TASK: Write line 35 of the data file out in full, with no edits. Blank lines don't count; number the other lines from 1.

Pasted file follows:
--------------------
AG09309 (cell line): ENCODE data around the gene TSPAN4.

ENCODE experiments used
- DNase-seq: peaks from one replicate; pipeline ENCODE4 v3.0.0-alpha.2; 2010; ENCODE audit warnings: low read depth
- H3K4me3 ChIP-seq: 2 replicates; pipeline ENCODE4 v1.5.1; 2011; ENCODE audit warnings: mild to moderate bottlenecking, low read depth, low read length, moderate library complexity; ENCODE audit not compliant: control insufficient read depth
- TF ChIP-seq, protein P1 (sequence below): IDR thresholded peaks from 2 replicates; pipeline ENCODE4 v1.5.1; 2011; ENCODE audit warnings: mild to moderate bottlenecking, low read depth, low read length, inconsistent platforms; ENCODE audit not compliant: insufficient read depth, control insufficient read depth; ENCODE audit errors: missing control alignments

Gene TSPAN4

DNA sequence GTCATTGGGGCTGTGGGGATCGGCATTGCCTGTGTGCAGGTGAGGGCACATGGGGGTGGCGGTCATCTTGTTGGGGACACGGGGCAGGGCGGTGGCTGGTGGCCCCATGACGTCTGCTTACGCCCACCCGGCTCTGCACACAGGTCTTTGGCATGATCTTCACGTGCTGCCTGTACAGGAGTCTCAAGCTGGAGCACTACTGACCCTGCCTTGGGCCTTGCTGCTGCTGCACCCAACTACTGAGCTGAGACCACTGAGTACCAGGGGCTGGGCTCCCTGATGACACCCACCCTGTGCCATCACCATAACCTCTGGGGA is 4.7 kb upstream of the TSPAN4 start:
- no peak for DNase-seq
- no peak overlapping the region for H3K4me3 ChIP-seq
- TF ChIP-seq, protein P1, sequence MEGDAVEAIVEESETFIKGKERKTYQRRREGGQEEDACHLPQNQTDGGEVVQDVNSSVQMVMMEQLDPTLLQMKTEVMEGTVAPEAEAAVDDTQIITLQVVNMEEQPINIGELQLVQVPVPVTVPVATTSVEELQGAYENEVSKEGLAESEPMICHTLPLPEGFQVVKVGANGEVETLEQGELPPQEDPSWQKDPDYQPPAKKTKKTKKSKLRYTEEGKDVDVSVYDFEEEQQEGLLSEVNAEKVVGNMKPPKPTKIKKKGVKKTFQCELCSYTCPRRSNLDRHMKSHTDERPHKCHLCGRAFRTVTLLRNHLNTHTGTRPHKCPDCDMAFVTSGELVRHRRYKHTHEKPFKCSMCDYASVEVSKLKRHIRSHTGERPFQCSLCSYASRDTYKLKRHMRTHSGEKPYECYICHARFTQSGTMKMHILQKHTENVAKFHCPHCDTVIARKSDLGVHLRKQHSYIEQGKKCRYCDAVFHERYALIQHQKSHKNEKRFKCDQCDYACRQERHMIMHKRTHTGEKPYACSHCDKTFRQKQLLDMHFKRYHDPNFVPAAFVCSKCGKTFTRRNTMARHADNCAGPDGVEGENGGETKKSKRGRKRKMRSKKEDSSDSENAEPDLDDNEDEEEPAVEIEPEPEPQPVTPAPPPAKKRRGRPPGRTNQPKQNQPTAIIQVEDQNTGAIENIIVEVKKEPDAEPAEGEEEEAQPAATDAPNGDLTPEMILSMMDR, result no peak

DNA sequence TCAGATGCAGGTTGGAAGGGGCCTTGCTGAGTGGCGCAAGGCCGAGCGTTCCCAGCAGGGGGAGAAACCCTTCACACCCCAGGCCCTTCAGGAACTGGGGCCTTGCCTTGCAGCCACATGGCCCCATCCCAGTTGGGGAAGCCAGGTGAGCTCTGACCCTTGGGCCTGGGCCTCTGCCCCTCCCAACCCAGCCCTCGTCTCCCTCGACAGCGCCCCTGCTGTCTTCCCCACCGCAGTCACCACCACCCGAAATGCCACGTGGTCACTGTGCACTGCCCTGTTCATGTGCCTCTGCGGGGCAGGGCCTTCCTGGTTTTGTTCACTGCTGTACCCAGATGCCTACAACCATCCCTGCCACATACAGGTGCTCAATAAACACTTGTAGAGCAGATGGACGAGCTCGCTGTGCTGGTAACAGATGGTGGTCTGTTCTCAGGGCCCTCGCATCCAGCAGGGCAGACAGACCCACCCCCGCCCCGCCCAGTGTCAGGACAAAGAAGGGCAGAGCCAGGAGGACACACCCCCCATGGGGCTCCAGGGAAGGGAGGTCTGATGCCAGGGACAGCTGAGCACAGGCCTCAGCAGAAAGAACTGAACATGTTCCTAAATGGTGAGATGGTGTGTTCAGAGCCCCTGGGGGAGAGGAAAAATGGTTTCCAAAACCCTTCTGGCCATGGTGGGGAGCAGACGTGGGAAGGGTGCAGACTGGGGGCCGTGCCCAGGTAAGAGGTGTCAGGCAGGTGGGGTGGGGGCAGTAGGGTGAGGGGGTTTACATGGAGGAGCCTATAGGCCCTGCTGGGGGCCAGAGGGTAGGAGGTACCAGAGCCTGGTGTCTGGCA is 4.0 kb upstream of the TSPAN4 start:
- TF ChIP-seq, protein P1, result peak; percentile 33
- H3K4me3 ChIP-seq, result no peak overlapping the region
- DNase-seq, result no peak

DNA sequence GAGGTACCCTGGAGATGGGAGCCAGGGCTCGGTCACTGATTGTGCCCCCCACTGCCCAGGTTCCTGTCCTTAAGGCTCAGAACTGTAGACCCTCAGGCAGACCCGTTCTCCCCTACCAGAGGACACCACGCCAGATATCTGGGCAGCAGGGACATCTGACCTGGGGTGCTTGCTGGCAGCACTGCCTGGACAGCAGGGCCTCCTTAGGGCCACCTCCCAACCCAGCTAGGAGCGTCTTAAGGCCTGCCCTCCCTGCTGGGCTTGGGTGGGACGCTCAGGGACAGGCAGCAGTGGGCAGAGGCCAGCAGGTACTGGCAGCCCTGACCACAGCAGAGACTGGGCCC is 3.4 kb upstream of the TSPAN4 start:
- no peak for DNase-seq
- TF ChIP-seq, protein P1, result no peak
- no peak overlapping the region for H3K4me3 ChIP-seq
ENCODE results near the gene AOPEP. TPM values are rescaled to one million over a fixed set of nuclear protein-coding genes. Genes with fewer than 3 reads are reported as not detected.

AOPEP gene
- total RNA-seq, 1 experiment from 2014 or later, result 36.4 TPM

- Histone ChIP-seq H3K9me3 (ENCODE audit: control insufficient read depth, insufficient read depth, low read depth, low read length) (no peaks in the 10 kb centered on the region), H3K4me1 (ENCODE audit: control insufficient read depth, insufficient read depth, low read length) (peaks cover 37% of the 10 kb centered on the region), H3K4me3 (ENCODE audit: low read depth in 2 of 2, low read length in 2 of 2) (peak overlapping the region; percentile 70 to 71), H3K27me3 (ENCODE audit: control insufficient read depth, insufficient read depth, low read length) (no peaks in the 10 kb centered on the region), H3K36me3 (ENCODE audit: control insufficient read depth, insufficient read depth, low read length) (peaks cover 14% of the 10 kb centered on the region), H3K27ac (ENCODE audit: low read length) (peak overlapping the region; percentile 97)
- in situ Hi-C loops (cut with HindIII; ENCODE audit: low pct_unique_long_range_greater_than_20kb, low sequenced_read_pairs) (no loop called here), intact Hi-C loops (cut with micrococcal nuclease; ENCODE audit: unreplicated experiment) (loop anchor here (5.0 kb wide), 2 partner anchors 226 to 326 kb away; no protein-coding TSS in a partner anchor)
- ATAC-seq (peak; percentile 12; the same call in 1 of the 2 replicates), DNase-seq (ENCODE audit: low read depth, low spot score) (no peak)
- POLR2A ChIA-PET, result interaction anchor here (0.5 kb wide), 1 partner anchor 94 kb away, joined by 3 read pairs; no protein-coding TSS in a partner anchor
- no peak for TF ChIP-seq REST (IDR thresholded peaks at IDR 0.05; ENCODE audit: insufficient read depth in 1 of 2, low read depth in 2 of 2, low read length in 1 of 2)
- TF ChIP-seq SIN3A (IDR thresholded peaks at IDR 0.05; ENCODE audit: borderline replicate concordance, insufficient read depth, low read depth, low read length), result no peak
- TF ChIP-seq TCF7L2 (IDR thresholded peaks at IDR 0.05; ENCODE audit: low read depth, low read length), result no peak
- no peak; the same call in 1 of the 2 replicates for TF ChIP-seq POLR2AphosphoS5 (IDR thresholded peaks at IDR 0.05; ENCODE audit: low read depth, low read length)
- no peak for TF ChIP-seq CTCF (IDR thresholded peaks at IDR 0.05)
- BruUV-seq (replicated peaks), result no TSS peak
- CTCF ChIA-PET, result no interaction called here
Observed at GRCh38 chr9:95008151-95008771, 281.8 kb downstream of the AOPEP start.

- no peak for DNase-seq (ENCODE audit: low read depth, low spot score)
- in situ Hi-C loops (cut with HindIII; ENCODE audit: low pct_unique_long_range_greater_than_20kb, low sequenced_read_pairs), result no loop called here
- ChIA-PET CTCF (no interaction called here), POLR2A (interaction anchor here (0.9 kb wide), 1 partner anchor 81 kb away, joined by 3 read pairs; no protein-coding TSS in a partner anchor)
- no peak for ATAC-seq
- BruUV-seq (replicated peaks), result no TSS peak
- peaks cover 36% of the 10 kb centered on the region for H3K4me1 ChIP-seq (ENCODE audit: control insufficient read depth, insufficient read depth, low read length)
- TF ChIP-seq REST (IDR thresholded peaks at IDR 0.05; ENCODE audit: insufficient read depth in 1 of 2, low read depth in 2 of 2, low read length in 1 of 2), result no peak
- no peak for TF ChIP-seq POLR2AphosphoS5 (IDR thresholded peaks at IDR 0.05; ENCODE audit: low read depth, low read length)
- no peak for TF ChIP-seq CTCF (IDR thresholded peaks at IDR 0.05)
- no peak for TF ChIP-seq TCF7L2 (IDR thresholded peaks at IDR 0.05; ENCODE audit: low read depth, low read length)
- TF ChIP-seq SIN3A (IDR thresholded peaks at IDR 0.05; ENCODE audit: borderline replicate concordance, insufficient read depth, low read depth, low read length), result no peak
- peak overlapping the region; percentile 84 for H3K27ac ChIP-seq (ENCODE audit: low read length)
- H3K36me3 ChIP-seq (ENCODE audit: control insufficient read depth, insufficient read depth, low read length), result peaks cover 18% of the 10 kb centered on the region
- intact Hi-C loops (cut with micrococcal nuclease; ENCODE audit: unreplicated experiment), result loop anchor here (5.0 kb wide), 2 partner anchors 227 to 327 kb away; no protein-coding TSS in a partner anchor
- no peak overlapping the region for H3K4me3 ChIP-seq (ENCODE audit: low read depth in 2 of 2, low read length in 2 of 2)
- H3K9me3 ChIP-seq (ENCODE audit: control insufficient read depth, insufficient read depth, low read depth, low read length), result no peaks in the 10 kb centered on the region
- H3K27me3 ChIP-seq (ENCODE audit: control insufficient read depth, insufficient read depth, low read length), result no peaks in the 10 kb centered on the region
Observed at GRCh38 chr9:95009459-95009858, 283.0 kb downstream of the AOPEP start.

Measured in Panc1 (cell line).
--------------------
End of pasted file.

- in situ Hi-C loops (cut with HindIII; ENCODE audit: low pct_unique_long_range_greater_than_20kb, low sequenced_read_pairs), result no loop called here